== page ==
The Directors’ Fortnight had some skittish entries, none more than Rodney Ascher’s 237, a documentary for Kubrick geeks about the hidden meanings in The Shining. Did you know – take a pinch of salt right now – that the film is in part a coded confession of the director’s role in faking Nasa’s Apollo moon landing footage? (Kubrick can’t sue. He’s in that giant hotel in the skies.) Nuttier in style, but saner in content, was Ben Wheatley’s Sightseers, a black comedy from the lauded Kill List director. The lead actors (Steve Oram, Alice Lowe) wrote the script about a murder-prone English tourist couple. The giggliest moments are reminiscent of Mike Leigh’s Nuts in May, though Leigh didn’t need multiple killings to get us laughing.
Back in the competition, the heavyweights have been entering the final days. Brad Pitt, as a philosophising hitman in Killing Them Softly, re-teams with director Andrew Dominik, who won him a Cannes Best Actor award for The Assassination of Jesse James by the Coward Robert Ford. If there were a fashion-and-design prize for violence, Killing would win it. The shoot-outs and punch-ups are styled in lyrical slow motion as Dominik, adapting a George Higgins novel, develops the thesis that America – whatever Obama’s electioneering idealism may have said in 2008 (cue contemporary TV footage) – is a business first, a nation second. Facile cynicism, perhaps, but flamboyantly put over by a cast including Ray Liotta, Richard Jenkins and a terrific James Gandolfini.
Murder abounds in Leos Carax’s Holy Motors, a fantastical thriller adored by the public but handled with nervous gloves by critics, who haven’t been sure how to treat this film-maker since Les Amants du Pont Neuf. Motors, like Amants, mixes the cerebral and sentimental, art and showbiz. Its Borgesian and bewitching fable of changing identity – Denis Lavant chauffered around Paris becoming, inter alia, a street beggar, leprechaun, millionaire businessman and hitman – has interludes for a Kylie Minogue production number and a riot of digitised monsters. The talking limousines at the end were either the last straw or, for admirers, the icing on the cake.
Two new films from Latin American directors couldn’t be more mutually antithetical. Walter Salles turns Jack Kerouac’s On The Road into a lumbering drama-biopic. In Kerouac’s mémoire à clef the author is “Sal Paradise”, played here by oddly cast British actor Sam Riley (whose check shirt surely hides a T-vest with the words “I look like Leonardo DiCaprio but I come cheaper”), while hipster heart-throb Neal Cassady, Kerouac’s bosom pal, is “Dean Moriarty”, played by actor-hunk Garrett Hedlund. The actresses run away with the movie, Kirsten Dunst outstanding as Cassady-Moriarty’s mistreated wife. But spare attention too for Viggo Mortensen. He gets two minutes in which to draw a spot-on caricature of William Burroughs.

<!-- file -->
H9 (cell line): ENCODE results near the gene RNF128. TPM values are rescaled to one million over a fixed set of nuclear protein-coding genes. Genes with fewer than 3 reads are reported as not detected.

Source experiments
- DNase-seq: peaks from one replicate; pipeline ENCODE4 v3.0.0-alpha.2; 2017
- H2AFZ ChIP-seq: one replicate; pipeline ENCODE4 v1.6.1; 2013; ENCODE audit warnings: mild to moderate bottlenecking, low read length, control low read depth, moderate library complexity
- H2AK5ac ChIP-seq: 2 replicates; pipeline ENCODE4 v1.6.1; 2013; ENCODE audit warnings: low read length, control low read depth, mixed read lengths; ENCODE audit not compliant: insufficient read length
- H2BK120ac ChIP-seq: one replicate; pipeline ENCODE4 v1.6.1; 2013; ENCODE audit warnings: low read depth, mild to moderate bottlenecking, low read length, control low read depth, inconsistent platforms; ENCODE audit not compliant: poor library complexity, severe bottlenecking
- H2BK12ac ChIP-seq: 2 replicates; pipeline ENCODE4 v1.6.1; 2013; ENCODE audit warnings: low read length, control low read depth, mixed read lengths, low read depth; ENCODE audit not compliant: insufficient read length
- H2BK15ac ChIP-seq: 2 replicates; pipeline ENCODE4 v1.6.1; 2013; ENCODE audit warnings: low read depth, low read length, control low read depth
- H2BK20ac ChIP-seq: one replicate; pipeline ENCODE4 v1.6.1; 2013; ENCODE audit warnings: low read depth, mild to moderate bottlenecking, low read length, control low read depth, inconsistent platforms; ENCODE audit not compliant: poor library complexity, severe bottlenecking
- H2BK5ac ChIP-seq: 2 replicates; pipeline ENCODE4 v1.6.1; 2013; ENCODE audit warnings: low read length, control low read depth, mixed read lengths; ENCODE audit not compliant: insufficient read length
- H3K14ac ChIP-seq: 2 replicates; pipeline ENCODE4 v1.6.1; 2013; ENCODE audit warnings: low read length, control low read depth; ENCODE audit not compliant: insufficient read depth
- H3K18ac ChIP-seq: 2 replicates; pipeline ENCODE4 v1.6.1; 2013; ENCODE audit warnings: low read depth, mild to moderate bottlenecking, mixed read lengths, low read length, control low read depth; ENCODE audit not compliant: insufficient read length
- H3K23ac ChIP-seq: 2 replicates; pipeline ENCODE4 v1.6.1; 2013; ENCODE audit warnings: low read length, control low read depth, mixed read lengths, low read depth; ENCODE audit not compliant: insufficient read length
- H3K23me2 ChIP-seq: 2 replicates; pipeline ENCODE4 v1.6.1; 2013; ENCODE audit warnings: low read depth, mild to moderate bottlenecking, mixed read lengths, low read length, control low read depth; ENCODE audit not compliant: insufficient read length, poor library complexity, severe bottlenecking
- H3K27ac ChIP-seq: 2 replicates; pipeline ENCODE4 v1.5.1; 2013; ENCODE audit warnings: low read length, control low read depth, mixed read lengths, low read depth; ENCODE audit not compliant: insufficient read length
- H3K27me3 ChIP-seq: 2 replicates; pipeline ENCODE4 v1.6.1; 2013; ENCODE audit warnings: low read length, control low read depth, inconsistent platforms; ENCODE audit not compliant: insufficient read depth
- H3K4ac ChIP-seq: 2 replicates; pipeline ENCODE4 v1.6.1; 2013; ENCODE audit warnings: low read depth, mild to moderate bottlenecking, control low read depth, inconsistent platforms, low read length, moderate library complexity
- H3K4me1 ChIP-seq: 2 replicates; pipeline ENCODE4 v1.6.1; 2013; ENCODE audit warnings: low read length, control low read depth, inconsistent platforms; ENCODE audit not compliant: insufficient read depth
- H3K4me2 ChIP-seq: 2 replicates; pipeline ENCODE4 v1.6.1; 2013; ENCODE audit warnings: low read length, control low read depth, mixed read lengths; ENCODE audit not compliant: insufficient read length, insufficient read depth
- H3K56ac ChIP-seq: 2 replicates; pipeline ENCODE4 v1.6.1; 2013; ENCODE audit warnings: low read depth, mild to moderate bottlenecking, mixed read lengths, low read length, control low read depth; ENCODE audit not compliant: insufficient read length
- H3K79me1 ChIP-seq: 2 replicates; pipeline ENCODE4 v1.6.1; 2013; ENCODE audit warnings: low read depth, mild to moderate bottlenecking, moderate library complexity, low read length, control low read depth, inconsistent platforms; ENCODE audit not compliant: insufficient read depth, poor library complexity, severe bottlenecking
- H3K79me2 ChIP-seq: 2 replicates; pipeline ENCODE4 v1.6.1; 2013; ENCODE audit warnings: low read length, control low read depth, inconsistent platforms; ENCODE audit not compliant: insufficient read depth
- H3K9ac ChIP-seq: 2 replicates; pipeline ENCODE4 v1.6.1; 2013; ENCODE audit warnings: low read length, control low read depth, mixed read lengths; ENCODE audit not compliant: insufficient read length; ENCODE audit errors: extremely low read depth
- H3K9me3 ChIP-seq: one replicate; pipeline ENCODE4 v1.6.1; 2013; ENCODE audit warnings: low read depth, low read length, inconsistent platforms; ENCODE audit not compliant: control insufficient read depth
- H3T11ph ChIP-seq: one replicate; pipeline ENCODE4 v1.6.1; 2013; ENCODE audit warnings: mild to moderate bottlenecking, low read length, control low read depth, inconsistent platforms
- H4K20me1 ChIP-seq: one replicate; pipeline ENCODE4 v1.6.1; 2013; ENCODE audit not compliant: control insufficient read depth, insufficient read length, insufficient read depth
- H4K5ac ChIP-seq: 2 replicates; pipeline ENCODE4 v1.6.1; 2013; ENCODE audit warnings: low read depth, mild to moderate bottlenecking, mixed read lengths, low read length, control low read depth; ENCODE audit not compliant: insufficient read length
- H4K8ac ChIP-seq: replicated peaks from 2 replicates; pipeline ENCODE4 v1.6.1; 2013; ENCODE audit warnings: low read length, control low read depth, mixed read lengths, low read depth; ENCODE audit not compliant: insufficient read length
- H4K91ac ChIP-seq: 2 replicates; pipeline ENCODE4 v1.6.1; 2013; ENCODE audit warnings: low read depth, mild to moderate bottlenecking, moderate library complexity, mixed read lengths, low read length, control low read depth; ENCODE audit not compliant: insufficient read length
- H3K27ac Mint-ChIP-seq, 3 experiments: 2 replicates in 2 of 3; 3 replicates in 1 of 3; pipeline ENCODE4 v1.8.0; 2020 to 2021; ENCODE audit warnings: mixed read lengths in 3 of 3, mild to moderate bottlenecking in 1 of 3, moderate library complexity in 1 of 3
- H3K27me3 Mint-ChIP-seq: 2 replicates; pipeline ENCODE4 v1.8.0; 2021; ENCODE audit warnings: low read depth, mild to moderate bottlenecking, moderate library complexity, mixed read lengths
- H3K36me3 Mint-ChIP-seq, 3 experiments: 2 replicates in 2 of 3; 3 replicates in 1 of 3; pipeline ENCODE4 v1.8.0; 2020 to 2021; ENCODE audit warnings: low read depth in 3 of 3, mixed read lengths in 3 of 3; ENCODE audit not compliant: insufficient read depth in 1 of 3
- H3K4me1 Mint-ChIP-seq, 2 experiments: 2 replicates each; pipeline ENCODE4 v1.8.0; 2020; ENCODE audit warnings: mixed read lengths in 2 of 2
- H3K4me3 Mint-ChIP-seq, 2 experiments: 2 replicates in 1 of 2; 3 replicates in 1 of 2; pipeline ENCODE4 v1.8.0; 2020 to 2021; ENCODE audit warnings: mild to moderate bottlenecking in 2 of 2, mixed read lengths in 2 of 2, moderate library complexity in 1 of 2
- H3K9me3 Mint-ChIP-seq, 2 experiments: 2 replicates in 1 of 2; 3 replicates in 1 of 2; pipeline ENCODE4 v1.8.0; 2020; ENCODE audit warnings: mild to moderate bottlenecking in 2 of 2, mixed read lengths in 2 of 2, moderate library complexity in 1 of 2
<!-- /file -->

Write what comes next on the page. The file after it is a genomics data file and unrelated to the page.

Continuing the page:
Mexico’s Carlos Reygadas is a maddening director. His odd-numbered films are good: the first, Japón, and the superb third, Silent Light. Even-numbered films are excruciating. Battle in Heaven was a multi-directional mess. So is Post Tenebras Lux, his fourth feature, a quasi-autobiographical portrait of Reygadas’s family, featuring his own kids, who are allowed to showboat ad nauseam. The story is given wider intended resonance – which slowly becomes helpless obscurity – by scenes of misty-mystical endangered countryside (chainsawed trees), the organised conflict of sports symbolised, bafflingly, by an English rugby match, and scenes of full-on eroticism. The sequence in an orgy club with a “Hegel Room” and “Duchamp Room” accessorises its voyeur appeal with cultural name-droppings worthy of On the Road, where the camera keeps catching worn copies of Woolf, Schopenhauer or Proust.
Good Cannes? Bad Cannes? Lovely Cannes? Ugly Cannes? A bit of everything. Perhaps you should now all go quietly home, before the prizes are announced, and put money on Haneke’s Amour for Palme d’Or with a side-flutter on Cristian Mungiu’s Beyond the Hills. Remember, as always, where you read the advice first.
Ends on Sunday. www.festival-cannes.com